The European energy industry is eager to consolidate and sell assets, a survey by international law firm CMS.
According to the survey, three-quarters of energy companies in Europe were considering an acquisition or a divestment this year. Some 45 percent, however, believe that the pandemic would be a significant obstacle to merger and acquisition activity this year, the authors of the report noted. Still, there is cautious optimism that the situation is dynamic and this obstacle could quickly disappear given the right conditions.
“The green transition will drive an acceleration of investment in renewables, energy efficiency and clean energy solutions, as more and more stakeholders pivot away from carbon-intensive assets,” said Munir Hassan, head of the CMS Energy & Climate Group. “But for nimble investors, with shorter return horizons, there are lots of valuable investment opportunities in traditional fossil fuels in the medium term.”
Among the other findings of the CMS survey was a simultaneous expansion and fragmentation of the energy space as a result of the energy transition with the focus shifting from being exclusively on power generation to include other technologies such as hydropower and grid-scale batteries, as well as hydrogen and the electrification of transport.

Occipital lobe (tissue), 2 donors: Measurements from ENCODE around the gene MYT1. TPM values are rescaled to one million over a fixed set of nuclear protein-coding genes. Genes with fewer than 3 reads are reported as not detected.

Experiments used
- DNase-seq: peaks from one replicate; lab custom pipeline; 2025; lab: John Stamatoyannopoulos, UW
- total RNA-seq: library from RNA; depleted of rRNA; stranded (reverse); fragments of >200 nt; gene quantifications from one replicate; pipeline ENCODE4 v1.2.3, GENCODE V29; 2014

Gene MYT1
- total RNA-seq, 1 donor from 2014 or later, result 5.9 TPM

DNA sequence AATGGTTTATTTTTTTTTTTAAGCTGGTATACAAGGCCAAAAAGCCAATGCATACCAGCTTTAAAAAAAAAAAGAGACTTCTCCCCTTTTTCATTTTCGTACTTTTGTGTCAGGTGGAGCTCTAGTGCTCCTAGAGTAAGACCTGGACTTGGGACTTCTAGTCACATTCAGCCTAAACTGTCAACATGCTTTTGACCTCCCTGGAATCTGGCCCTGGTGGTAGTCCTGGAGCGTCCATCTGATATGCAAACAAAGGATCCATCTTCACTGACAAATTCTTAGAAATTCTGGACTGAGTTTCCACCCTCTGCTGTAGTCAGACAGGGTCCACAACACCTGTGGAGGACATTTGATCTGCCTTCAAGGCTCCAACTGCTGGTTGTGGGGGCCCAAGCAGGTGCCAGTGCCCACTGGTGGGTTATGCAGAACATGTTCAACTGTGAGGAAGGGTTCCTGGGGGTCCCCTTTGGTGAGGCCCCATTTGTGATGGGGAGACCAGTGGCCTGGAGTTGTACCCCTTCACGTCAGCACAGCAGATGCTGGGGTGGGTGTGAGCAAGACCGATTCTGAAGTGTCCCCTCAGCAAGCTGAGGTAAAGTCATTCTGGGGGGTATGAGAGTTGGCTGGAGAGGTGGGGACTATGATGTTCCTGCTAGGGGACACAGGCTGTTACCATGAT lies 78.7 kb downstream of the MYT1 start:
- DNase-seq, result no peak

In this environment of growing transition momentum, oil and gas producers have little choice but to diversify into low-carbon energy and divest from some traditional assets, becoming drivers of the increased M&A activity in the energy space, as suggested by the report.
“For the oil and gas majors, this [the transition] means acquiring or significantly enhancing their capabilities in renewables, including wind, solar and hydrogen, while simultaneously divesting selected carbon-intensive assets in response to mounting ESG pressures. This may be one of the reasons why 50% of respondents in our study point to distress-driven deals as a top sell-side driver,” the report’s authors said.